All right, let’s get one thing straight. Below you will find a short video clip of an interview with Jim Morrison, which I’ve embedded into this blog post. Though I encourage you to click on this video and watch it, and find what he’s saying interesting, admirable and thought-provoking, as I do, this is in no way an indication that I’m a fan of the man. That I endorse the cult of personality built up around him in the forty years since his death, which I found ridiculous even as an impressionable teenager and budding music head. (In fact, I was the one who was taking the Doors out of the tape machine at the dorm party so I could rock Public Enemy, much to the consternation of the frat guys who were getting comfortably numb. Yeah, that was me. Sorry.)

I respect the Doors’ contribution to rock history. I’m still amazed by “Break on Through” and “The End” (even if I sometimes suspect Francis Ford Coppola has a great deal to do with the impact on me of the latter). I can see why their leader’s persona was so astonishing and captivating when he first arrived on the scene – coming out of the mid-20th century, when people generally kept their shirts on while singing in public, his shamanistic performance art and primal outbursts must have been like a hot knife through butter. It probably had to happen.

But I think a lot of their music was kind of lame – almost like lounge music. (I mean, really – “Touch Me”?) And Morrison’s lyrics are OK, but not really poetry (as his fans always maintain), and his poetry was pretty bad. And then he OD’d in a bathtub.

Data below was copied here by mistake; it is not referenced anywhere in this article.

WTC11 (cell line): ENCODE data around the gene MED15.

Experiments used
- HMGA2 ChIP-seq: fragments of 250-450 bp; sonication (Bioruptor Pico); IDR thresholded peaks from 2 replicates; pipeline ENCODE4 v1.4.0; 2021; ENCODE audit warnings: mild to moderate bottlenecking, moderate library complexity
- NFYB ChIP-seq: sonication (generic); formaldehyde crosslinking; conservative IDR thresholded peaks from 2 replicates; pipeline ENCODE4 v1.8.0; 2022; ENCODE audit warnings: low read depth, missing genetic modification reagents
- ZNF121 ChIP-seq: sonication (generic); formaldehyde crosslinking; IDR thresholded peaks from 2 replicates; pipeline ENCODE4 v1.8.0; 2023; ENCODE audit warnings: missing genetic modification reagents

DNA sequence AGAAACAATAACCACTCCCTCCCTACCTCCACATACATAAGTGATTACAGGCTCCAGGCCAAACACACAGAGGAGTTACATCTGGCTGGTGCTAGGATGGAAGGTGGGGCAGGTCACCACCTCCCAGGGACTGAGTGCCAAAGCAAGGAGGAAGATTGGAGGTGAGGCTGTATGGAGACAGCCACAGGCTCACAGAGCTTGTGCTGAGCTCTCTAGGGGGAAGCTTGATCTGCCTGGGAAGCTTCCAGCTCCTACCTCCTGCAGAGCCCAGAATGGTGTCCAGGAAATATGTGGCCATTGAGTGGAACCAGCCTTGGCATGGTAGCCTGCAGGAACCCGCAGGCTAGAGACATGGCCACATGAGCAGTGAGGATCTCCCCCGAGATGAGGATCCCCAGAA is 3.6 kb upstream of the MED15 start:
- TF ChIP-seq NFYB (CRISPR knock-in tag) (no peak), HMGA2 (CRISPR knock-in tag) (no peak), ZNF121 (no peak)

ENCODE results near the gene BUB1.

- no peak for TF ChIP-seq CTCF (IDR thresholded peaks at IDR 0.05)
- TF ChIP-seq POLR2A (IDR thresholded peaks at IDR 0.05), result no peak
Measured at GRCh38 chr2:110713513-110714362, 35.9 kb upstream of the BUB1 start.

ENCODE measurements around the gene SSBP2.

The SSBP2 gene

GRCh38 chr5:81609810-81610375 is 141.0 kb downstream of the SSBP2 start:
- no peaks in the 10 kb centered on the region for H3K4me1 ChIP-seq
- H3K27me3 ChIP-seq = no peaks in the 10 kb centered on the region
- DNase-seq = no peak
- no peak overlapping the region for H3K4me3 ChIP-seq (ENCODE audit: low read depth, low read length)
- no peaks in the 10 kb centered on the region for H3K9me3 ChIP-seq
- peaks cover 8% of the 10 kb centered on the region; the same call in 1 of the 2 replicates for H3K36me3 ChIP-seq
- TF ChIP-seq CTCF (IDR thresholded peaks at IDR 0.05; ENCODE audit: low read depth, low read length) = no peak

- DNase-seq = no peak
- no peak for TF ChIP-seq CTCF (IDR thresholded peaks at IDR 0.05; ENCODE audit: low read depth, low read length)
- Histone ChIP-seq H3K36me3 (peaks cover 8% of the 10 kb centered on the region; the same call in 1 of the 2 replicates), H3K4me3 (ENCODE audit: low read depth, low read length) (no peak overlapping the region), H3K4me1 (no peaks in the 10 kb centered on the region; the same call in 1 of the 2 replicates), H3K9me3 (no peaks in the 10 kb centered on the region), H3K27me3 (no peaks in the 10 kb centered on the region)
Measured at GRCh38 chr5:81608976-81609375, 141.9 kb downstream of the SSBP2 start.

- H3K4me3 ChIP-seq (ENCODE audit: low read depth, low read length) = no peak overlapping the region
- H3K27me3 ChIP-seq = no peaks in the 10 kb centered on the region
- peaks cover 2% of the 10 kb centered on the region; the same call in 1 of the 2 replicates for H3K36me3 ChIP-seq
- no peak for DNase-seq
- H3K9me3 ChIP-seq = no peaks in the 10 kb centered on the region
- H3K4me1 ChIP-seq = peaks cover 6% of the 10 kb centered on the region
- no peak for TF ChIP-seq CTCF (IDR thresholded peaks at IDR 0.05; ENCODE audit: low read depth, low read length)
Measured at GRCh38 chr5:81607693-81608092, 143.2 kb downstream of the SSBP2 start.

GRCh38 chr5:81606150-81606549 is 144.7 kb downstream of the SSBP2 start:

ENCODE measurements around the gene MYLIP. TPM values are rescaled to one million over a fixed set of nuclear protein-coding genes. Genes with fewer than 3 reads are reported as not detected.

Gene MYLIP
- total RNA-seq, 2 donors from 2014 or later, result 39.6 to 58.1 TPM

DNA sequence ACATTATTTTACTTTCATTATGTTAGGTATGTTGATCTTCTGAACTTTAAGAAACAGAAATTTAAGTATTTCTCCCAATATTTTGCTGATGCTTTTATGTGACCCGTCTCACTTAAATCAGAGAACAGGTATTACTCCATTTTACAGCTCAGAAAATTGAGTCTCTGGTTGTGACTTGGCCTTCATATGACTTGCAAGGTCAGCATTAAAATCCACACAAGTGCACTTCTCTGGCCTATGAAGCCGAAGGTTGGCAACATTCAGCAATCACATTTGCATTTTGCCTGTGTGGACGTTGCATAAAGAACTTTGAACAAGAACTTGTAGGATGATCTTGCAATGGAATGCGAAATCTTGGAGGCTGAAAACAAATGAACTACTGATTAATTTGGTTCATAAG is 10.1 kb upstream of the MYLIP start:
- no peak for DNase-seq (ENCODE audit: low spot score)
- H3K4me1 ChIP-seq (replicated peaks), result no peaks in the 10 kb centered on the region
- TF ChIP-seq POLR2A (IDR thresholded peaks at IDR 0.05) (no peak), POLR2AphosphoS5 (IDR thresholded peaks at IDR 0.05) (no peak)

So I won’t be mewling about his grave in Paris anytime soon. But now that we’ve got that established, take a look at this video:

Quite apart from the fact that he’s exactly, eerily right about the way music would evolve a few years after his death, what I really like is that in 110 seconds he basically covers every kind of music that’s ever mattered to me, from American roots music to rock and electronic and hip hop, and ties it all together. I mean, how often do you hear someone talking about country and electronic music in the same breath? Yet that summarizes my entire music experience; it’s something I think about and puzzle over ever day, but have hardly ever found someone I can share it with. Always wondering how to explain why I hear similar things going on in the sounds of Gillian Welch and Boards of Canada, not to mention all the other kinds of music I’m passionate about from Handel to Chicago house. And yet, here it is, as plain and simple as you like, from the mouth of Jim Morrison – before it ever happened. Talk about breaking on through.

So yeah, just this once, in the words of my friend DJ I-Cue who first posted this video: “Jimmy knew the deal.”

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